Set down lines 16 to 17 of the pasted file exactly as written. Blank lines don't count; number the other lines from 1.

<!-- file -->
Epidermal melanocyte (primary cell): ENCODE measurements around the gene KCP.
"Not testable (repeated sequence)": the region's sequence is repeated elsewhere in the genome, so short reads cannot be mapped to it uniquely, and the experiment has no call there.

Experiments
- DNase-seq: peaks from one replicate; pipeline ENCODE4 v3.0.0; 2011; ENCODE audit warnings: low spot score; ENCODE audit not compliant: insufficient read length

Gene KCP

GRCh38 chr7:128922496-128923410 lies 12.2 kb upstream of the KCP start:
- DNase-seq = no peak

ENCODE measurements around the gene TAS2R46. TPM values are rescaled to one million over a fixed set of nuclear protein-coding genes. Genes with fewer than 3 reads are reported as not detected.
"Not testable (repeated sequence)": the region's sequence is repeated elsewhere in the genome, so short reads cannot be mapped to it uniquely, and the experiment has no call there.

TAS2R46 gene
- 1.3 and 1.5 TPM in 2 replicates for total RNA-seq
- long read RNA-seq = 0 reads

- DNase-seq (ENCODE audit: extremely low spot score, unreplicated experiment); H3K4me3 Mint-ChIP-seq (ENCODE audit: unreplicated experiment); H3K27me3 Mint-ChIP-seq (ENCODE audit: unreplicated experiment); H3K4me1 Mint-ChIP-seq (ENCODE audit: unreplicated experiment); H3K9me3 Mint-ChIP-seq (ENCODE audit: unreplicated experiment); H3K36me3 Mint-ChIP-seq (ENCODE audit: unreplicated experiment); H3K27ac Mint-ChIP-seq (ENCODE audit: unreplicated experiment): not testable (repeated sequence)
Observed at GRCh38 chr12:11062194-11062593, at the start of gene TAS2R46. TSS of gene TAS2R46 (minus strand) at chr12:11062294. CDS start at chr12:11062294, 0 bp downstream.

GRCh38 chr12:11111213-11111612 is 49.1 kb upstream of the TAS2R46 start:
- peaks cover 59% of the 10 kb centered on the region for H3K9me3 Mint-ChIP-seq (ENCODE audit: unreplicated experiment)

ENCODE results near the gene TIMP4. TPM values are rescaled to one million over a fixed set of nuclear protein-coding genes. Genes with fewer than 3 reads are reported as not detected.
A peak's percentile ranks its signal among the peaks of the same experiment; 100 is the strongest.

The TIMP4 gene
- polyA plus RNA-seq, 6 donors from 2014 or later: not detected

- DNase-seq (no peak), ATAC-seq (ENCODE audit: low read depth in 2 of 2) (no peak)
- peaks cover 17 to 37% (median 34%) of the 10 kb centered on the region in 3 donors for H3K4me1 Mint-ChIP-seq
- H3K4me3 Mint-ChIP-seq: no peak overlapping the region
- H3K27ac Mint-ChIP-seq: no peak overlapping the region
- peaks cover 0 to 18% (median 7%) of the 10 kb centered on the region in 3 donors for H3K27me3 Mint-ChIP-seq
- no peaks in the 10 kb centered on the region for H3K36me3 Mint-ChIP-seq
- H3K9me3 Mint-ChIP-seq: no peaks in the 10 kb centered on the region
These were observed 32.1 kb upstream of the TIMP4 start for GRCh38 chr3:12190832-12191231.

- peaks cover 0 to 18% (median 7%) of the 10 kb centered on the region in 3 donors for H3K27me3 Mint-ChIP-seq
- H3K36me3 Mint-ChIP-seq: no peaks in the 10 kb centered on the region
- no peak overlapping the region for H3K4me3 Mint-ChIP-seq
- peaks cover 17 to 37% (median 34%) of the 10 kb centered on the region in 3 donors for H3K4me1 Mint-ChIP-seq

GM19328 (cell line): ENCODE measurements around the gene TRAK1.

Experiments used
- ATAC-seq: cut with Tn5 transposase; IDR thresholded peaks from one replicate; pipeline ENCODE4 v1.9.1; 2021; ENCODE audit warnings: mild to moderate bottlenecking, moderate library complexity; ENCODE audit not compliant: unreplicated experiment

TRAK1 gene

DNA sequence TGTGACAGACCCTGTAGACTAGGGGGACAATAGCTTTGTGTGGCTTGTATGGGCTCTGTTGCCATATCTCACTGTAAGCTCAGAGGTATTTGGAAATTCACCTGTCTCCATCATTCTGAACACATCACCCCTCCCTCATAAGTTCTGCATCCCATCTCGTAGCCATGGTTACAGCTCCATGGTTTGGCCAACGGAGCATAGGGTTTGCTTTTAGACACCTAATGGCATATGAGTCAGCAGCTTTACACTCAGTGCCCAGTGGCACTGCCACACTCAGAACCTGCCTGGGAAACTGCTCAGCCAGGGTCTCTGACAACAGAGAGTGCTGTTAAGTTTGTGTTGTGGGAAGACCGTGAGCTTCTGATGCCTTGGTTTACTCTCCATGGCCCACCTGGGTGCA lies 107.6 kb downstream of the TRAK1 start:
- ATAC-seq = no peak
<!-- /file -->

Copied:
- peaks cover 59% of the 10 kb centered on the region for H3K9me3 Mint-ChIP-seq (ENCODE audit: unreplicated experiment)

ENCODE results near the gene TIMP4. TPM values are rescaled to one million over a fixed set of nuclear protein-coding genes. Genes with fewer than 3 reads are reported as not detected.